# Why does this comparsion return false? [duplicate]

Possible Duplicate:
Why does Double.NaN==Double.NaN return false?

This is purely out of curiosity.

I did something like this:

``````public static void main(String args[]) throws Exception {
System.out.println(Double.NaN==Double.NaN);
}
``````

The output is `false`. Shouldn't this return `true`?

Why is it so?

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## marked as duplicate by Henry, Nikolay Kuznetsov, Xavi López, PermGenError, DrColossosJan 30 '13 at 13:00

From the Java Language Specifications:

Floating-point operators produce no exceptions (§11). An operation that overflows produces a signed infinity, an operation that underflows produces a denormalized value or a signed zero, and an operation that has no mathematically definite result produces NaN. All numeric operations with NaN as an operand produce NaN as a result. As has already been described, NaN is unordered, so a numeric comparison operation involving one or two NaNs returns false and any != comparison involving NaN returns true, including x!=x when x is NaN.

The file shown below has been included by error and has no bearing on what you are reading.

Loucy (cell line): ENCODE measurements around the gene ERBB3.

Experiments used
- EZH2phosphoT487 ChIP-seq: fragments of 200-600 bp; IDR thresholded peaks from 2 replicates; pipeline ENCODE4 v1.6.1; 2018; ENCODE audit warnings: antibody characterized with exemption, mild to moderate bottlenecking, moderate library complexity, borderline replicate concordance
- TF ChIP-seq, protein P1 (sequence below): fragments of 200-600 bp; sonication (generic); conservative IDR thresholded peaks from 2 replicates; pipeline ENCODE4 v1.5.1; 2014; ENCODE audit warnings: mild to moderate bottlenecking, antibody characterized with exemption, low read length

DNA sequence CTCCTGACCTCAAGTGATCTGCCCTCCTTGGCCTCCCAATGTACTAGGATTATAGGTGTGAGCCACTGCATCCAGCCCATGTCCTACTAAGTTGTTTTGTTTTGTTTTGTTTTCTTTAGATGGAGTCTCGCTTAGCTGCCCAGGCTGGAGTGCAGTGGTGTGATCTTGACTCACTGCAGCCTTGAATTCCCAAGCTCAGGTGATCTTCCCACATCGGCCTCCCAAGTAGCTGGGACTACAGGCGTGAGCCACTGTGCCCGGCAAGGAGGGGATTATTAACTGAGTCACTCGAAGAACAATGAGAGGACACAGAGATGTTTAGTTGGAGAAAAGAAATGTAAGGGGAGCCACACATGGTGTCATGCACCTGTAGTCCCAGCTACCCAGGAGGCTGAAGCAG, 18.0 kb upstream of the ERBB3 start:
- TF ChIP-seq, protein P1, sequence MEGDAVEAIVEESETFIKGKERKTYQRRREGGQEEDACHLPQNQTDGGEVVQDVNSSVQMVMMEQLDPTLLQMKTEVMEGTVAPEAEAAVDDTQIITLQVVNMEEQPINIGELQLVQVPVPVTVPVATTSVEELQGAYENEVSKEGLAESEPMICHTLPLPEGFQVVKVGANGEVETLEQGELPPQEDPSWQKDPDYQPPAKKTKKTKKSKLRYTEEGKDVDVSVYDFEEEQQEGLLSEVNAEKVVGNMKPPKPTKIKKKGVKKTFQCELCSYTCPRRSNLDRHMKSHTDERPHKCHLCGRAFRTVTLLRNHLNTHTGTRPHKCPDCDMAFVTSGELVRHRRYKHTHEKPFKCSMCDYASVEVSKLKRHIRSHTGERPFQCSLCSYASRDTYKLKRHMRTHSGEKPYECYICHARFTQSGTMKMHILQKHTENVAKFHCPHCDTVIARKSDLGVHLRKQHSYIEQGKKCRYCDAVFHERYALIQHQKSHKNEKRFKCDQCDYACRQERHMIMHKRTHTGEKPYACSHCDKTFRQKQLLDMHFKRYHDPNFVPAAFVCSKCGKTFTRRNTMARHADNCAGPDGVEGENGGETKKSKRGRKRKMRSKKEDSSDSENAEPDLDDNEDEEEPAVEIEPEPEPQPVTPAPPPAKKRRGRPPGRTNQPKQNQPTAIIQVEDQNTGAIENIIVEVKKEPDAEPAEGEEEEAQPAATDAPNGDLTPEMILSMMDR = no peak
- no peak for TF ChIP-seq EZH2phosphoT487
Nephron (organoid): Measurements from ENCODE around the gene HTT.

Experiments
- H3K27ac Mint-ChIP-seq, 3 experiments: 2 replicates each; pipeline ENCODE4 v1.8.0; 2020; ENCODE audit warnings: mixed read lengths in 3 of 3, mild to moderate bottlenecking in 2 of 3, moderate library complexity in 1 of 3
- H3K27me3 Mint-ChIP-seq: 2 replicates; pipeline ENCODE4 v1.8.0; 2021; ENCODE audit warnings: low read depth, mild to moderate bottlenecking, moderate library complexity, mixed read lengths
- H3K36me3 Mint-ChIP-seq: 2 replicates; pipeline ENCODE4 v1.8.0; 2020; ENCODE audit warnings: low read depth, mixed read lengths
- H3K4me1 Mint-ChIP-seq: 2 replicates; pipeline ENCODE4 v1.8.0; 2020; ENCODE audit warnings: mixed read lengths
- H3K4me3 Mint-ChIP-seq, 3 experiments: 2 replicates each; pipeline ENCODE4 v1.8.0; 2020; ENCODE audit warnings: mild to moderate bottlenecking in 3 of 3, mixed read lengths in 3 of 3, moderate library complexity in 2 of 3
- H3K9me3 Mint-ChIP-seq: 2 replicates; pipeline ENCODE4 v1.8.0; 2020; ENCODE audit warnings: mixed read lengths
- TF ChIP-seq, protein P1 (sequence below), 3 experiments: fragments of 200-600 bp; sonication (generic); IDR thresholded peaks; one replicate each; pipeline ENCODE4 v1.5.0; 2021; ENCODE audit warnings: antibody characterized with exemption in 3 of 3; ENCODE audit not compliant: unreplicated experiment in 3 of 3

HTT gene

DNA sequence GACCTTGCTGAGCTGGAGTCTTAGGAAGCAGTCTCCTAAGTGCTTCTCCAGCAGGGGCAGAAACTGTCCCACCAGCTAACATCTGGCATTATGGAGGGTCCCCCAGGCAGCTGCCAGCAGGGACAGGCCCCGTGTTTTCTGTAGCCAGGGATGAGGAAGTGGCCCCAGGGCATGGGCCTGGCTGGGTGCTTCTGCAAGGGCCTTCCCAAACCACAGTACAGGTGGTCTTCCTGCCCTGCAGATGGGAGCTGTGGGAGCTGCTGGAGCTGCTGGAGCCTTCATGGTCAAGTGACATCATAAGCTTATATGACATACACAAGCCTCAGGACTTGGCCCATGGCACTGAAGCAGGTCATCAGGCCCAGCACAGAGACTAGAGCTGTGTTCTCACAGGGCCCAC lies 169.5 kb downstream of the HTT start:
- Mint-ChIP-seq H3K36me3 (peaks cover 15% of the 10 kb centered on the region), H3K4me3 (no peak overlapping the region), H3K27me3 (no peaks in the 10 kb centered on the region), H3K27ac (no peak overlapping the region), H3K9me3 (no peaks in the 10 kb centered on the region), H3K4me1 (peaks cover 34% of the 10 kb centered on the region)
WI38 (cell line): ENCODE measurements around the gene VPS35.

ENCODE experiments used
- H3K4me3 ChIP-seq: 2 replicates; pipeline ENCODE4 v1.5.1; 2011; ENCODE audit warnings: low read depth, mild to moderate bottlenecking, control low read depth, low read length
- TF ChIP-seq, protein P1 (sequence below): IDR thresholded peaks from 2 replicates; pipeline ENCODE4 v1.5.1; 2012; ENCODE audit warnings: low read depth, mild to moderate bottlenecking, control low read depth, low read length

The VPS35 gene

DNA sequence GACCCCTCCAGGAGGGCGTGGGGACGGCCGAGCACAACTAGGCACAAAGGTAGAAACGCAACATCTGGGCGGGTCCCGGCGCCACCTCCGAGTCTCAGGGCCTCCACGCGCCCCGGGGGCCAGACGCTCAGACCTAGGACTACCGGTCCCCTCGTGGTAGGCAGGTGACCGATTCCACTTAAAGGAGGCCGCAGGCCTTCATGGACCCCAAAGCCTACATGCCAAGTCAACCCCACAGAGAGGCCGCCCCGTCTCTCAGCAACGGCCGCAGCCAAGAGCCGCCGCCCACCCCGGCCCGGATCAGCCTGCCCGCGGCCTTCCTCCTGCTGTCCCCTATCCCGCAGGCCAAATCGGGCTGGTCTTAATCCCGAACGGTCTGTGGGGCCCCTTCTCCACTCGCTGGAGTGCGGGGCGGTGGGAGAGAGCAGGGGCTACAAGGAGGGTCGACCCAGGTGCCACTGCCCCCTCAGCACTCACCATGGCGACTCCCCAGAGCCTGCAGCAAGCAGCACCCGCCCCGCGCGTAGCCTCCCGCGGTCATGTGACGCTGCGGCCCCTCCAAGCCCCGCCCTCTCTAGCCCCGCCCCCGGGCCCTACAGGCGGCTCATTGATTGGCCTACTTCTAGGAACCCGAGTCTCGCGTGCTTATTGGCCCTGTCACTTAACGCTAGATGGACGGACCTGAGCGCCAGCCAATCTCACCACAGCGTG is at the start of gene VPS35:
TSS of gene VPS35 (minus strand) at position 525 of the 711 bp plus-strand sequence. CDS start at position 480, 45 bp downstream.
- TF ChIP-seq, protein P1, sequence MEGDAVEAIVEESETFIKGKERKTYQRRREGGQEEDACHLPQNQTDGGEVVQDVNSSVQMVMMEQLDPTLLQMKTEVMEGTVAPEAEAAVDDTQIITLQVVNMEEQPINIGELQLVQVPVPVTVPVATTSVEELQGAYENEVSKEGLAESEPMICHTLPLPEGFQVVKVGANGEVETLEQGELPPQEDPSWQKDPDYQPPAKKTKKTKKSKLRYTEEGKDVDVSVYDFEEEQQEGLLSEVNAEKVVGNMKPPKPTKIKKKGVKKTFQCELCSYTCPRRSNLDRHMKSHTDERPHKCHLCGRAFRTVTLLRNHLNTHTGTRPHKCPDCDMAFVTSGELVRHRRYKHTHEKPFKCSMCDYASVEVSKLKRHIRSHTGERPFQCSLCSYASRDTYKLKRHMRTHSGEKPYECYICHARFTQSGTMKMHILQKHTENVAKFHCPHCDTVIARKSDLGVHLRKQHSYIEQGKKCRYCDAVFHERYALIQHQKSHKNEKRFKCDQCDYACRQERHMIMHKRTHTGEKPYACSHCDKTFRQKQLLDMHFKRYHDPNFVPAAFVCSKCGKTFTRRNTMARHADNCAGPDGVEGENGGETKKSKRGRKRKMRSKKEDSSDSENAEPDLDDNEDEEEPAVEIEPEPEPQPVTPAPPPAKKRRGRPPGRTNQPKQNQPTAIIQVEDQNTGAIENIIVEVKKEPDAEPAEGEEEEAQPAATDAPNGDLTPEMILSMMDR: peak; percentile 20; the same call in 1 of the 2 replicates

The important sentence here is:

so a numeric comparison operation involving one or two NaNs returns false

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and for not comparing floating point numbers for equality see stackoverflow.com/questions/3832592/… –  palindrom Jan 30 '13 at 12:55
Good explanation. To explain it further, NaN basically mean that this number does not exist (Not a Number). Something that does not exist is equal to nothing. In maths, for example, you DO NOT have 3/0 = 4/0 (this is Nan = Nan, basically). This does not make any sense. –  autra Jan 30 '13 at 12:55

For comparing two Doubles better use the `#compareTo(Double)` method, it is able to handle `NaN` and `XXX_INFINITY` in a separated way.

Compares two Double objects numerically. There are two ways in which comparisons performed by this method differ from those performed by the Java language numerical comparison operators (<, <=, ==, >=, >) when applied to primitive double values:

Double.NaN is considered by this method to be equal to itself and greater than all other double values (including Double.POSITIVE_INFINITY). 0.0d is considered by this method to be greater than -0.0d. This ensures that the natural ordering of Double objects imposed by this method is consistent with equals.

``````public static void main(String[] args) {
Double d = new Double(Double.NaN);
System.out.println(d.compareTo(Double.NaN) == 0);//returns true
}
``````
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